Regular screening: Regular screening is essential for lowering the chance of getting stomach cancer since it assists in the early detection and treatment of cancer.

Family history: Knowing your family medical history is important to reducing the risk of getting cancer because it will assist in regular screenings.

Healthy diet: Consuming a diet rich in fruits and vegetables is essential for preventing stomach cancer. Beta-carotene and vitamin-rich foods lower the incidence of stomach cancer. Low-sodium diet and dietary supplements can also lower the risk. Avoid eating smoked food is also crucial.

Maintain a healthy weight: Retaining a healthy weight and regular exercise will help you stay fit, reducing your risk of developing stomach cancer.

Avoid alcohol intake: Avoid drinking too much alcohol since it raises your risk of stomach cancer. Limiting or avoiding alcohol intake can help to reduce the chance of acquiring stomach cancer.

Quit smoking: Smoking may cause stomach cancer, head and neck, esophagus, larynx, lung, kidney, and pancreatic cancer. Quitting smoking will reduce the risk of getting stomach cancer and other cancers.

Reducing chemical exposure: Minimize exposure to chemicals by taking appropriate safety precautions, as it reduces the chance of developing stomach cancer.

Aspirin Use: The risk of stomach cancer is reduced by using aspirin or other non-steroidal anti-inflammatory medicines (NSAIDs), such as ibuprofen or naproxen. These medications can reduce the chance of acquiring colon polyps and colon cancer.

Stomach polyps: Stomach polyps are clusters of cells that grow on the linings of the stomach. Sometimes these polyps can turn into cancerous cells, and early detection and treatment of these polyps can aid in preventing stomach cancer.

Epstein-Barr virus infection: Treatment of Epstein-Barr virus infection can lower the risk of developing stomach cancer.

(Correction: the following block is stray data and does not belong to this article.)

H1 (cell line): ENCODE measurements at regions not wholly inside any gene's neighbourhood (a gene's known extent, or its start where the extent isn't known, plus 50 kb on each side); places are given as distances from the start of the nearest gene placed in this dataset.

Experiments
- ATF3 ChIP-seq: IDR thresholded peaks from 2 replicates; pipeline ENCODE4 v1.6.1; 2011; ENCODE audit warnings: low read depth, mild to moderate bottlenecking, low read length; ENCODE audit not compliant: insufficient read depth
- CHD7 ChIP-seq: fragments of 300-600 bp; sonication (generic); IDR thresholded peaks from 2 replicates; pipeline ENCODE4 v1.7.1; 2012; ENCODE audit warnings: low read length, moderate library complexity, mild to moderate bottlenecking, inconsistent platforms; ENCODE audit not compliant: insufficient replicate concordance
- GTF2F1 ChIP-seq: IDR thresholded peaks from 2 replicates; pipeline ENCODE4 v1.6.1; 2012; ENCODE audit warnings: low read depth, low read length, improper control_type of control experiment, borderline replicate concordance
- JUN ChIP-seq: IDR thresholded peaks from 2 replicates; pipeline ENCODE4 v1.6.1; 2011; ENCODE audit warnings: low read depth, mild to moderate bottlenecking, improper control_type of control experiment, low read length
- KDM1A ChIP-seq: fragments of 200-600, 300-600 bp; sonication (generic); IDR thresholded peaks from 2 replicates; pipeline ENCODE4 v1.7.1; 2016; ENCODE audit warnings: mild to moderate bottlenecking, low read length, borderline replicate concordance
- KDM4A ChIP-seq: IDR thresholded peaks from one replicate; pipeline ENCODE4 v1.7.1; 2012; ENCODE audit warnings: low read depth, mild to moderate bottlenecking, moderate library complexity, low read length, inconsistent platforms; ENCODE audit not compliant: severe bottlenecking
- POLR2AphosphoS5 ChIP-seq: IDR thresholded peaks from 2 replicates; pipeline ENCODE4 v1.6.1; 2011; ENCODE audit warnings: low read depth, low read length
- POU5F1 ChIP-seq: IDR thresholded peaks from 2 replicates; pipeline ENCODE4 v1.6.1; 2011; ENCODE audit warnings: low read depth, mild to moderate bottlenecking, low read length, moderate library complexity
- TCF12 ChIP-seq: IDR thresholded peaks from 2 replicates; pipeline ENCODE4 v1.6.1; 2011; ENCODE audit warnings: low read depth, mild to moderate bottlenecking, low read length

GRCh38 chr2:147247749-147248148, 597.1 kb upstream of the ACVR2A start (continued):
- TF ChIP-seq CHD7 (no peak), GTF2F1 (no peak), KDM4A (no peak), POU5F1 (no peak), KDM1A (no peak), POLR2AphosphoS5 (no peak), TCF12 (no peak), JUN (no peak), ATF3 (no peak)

H. Pylori infection: Treating an H. Pylori infection is important because it can damage the stomach lining and result in ulcers. This H. Pylori infections raise the risk of stomach cancer as they influence the cells lining the stomach, which may develop into abnormal cells leading to stomach cancer. Antibiotic treatment for the H. Pylori infection will help reduce the chance of getting stomach cancer.

Gastroesophageal Reflux Disease (GERD): Proper treatment for Gastroesophageal Reflux Disease (GERD) and gastritis can help reduce stomach cancer risk.

Stomach Cancer FAQs

1. What symptoms might I observe if I have stomach cancer?

Heartburn or indigestion, loss of appetite, feeling bloated, early satiety (feeling full after eating only a small meal), fatigue or weakness, nausea, vomiting, abdominal pain, weight loss, swallowing problems, jaundice (yellowing of the skin and eyes) and black stools are the symptoms of stomach cancer.

2. Who is most at risk of stomach cancer?

Stomach cancer most commonly occurs in older people. People over the age of 60 and above are more likely to get stomach cancer.

3. What should I do if I am diagnosed with stomach cancer?

If I am diagnosed with stomach cancer, the essential step is to learn about my treatment options. Surgery, chemotherapy, radiation therapy, or a combination of treatments may be used to treat stomach cancer. The treatment plan depends on various factors, including general health, the size and location of the tumors, and any prior treatments received.

4. What are the risk factors for developing stomach cancer?

Risk factors for developing stomach cancer include:

  • Age and Gender
  • H. pylori infection
  • Unhealthy diet
  • Smoking
  • Excessive alcohol consumption
  • Being overweight or obese

5. Which bacteria are commonly associated with stomach cancer?

Helicobacter pylori (H. pylori) bacteria are commonly related to stomach cancer. This bacteria causes chronic inflammation and gastric ulcers, leading to stomach cancer.

6. Which blood type has the highest risk for stomach cancer?

People with type A blood have an increased risk of developing stomach cancer because they are more prone to be infected by H.pylori infection.

7. Does stomach cancer spread rapidly?

No, stomach cancer begins in the lining of the stomach and spreads slowly to the nearby organs. It is otherwise known as slow-growing cancer.

8. Is stomach cancer silent cancer?

Yes, the early stage of stomach cancer may be silent because it causes very few or no symptoms.